This was published under the 2010 to 2015 Conservative and Liberal Democrat coalition government
The RAF search and rescue personnel were put through their paces along with various other emergency services when they were faced with a major incident in a scenario for Exercise Red Dragon.
The exercise saw the RAF join forces with the Cardiff Harbour Authority, the Maritime and Coastguard Agency, South Wales Fire and Rescue, South Wales Police and the Welsh Ambulance Service to respond to a collision involving 2 vessels; persons were reported to be in the water and some were unaccounted for.
Cardiff Harbour Authority, the body responsible for the management and operation of Cardiff Bay, came together with other organisations to plan an exercise that would test the response to a major incident involving a person or persons in grave and imminent danger requiring immediate assistance.
The RAF Search and Rescue Force was just a small piece in this jigsaw of emergency services as they all merged together and united as one to plan and conduct the safe extraction of casualties from the water.
An RAF team member said:
It’s of great value when we get involved with this type of exercise as it allows us to work closely with other agencies.
It’s very important that we all have an understanding of each other’s operating procedures and capabilities, which ultimately ensures that should this happen for real we can step right in and work together more efficiently.
The immediate concern for the RAF search and rescue crew of ‘Rescue 169’, from ‘A’ Flight of 22 Squadron based at Chivenor, was to establish how many persons were involved in the incident.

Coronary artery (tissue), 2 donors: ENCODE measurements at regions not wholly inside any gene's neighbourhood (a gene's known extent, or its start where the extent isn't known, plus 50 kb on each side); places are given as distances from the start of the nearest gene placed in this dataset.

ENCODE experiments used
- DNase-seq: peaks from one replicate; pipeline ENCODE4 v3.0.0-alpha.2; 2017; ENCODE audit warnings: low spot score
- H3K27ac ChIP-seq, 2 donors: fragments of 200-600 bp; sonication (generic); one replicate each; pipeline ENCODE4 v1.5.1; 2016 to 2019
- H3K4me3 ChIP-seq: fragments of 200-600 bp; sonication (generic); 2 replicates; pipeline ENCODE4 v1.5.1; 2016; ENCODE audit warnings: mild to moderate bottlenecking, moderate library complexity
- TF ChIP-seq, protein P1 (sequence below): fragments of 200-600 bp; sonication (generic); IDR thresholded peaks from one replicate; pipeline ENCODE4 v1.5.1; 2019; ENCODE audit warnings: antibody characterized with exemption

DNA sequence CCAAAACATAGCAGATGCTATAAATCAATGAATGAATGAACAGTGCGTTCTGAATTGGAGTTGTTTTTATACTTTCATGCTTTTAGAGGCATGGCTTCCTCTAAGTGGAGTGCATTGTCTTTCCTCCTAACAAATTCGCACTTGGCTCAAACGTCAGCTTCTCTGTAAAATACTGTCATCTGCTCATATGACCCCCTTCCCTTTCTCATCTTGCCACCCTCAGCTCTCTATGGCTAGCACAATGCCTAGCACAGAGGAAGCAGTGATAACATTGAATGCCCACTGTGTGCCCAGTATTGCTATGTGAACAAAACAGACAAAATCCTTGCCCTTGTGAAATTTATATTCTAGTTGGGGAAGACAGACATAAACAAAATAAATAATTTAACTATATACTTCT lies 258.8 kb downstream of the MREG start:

After liaising with the incident commander on arrival, they commenced an orbital search of the immediate area using their Sea King helicopter’s onboard infrared camera system and the observational skills of the winchman at the door of the Sea King.
Whilst in its orbital search pattern, Rescue 169 was in constant communication with all agencies, including the exercise control centre.
Then, once the casualties had been located, 4 of them were winched on board the Sea King; 2 from the water and the others from on board one of the vessels involved in the ‘collision’.
The Sea King then made its way to the makeshift landing site, which was set up and administered by members of the Maritime and Coastguard Agency, and the casualties were transferred to the waiting ambulances.
This course of action allowed the aircraft the freedom to continue its search of the area and to also be in a position to assist other agencies if required.
On completion of the transfer of casualties the crew of Rescue 169 assisted the Royal National Lifeboat Institution inshore rescue crew by winching down 2 members of the Hazardous Area Response Team onto a lifeboat.
This was the first time that this procedure had been used in Wales for getting specialist paramedics to a stricken vessel to administer first aid.
After completing its tasking, Rescue 169 was stood down and returned to its base to refuel. The search for further missing personnel was undertaken by the South Wales Police Specialist Search Team who were tasked by the duty exercise controller.